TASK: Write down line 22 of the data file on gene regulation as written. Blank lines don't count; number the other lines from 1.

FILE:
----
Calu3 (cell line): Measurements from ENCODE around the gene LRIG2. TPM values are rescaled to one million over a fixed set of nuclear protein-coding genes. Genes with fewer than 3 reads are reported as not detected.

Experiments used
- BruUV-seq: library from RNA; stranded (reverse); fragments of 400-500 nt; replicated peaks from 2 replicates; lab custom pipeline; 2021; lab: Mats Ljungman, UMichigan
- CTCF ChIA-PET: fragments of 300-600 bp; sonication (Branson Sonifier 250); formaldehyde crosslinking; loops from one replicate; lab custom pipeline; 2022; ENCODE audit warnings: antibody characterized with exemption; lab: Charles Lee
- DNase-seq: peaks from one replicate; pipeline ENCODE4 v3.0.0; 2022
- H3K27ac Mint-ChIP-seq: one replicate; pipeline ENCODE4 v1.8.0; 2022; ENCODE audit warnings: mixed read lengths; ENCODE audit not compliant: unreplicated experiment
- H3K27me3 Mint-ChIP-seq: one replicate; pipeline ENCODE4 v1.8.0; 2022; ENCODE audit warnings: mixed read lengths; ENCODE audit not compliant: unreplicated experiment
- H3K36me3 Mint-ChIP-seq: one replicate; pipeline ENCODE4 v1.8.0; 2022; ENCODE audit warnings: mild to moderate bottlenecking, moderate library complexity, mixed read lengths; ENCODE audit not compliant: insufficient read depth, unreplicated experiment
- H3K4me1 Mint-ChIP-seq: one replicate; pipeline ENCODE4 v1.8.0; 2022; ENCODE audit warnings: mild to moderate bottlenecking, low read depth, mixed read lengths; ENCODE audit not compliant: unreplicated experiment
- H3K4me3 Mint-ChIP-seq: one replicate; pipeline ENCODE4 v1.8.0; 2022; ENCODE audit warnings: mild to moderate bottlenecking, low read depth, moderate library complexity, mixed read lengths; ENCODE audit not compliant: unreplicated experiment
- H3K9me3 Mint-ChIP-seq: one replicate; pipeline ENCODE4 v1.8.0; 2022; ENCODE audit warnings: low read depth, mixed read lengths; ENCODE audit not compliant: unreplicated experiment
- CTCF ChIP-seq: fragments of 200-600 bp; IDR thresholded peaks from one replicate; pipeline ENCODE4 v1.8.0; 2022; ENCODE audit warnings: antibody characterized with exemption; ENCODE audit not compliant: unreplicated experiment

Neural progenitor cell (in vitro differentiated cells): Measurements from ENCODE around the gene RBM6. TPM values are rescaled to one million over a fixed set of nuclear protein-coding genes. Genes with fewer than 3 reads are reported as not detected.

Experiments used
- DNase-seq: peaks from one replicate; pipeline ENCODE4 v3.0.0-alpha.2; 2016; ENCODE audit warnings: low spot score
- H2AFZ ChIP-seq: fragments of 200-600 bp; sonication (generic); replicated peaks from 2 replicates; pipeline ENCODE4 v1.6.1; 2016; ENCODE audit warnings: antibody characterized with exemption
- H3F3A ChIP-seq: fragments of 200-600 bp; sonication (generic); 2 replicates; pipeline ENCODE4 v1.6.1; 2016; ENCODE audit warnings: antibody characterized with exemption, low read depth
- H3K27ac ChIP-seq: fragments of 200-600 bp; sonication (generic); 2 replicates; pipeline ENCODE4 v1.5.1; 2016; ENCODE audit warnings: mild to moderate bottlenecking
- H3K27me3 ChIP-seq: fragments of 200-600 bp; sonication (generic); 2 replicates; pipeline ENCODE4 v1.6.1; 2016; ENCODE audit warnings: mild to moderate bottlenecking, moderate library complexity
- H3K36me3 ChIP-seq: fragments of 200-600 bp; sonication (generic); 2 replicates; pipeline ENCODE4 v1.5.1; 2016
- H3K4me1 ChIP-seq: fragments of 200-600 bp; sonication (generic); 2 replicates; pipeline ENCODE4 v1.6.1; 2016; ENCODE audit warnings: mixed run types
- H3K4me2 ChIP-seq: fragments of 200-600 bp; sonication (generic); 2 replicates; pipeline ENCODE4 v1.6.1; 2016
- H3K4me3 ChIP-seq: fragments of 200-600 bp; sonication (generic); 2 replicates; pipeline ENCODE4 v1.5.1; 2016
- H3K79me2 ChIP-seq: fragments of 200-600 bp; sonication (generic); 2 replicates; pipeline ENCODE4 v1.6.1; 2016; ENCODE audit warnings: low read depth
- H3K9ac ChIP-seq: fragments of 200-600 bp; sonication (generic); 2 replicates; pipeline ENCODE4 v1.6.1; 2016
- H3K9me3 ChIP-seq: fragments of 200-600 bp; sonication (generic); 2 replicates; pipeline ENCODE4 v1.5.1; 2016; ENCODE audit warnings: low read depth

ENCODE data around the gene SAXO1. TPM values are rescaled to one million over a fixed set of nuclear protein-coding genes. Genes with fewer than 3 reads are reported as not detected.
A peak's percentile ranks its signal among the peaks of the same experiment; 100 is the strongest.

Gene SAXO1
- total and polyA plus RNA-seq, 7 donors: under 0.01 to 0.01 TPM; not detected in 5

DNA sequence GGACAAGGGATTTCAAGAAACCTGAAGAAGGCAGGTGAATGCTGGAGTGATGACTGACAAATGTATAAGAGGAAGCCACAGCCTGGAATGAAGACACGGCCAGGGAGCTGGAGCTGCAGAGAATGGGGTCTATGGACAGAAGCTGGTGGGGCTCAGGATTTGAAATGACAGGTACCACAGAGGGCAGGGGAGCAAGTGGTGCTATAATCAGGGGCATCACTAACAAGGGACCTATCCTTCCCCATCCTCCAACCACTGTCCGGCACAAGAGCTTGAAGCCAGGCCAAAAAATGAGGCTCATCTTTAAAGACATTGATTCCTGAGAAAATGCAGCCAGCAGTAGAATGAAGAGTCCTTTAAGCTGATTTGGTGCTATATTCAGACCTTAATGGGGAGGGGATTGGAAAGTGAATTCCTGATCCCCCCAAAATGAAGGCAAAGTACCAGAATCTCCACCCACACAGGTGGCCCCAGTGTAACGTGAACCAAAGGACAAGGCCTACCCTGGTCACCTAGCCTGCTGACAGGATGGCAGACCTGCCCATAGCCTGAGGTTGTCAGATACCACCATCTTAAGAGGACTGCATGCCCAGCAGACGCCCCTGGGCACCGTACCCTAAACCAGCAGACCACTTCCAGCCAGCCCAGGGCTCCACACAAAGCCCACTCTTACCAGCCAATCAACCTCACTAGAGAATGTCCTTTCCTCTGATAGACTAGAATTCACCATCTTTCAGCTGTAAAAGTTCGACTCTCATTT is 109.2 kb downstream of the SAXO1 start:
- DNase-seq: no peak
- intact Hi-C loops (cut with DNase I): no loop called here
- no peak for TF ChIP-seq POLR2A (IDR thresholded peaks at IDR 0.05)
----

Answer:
- H3K4me2 ChIP-seq: fragments of 200-600 bp; sonication (generic); 2 replicates; pipeline ENCODE4 v1.6.1; 2016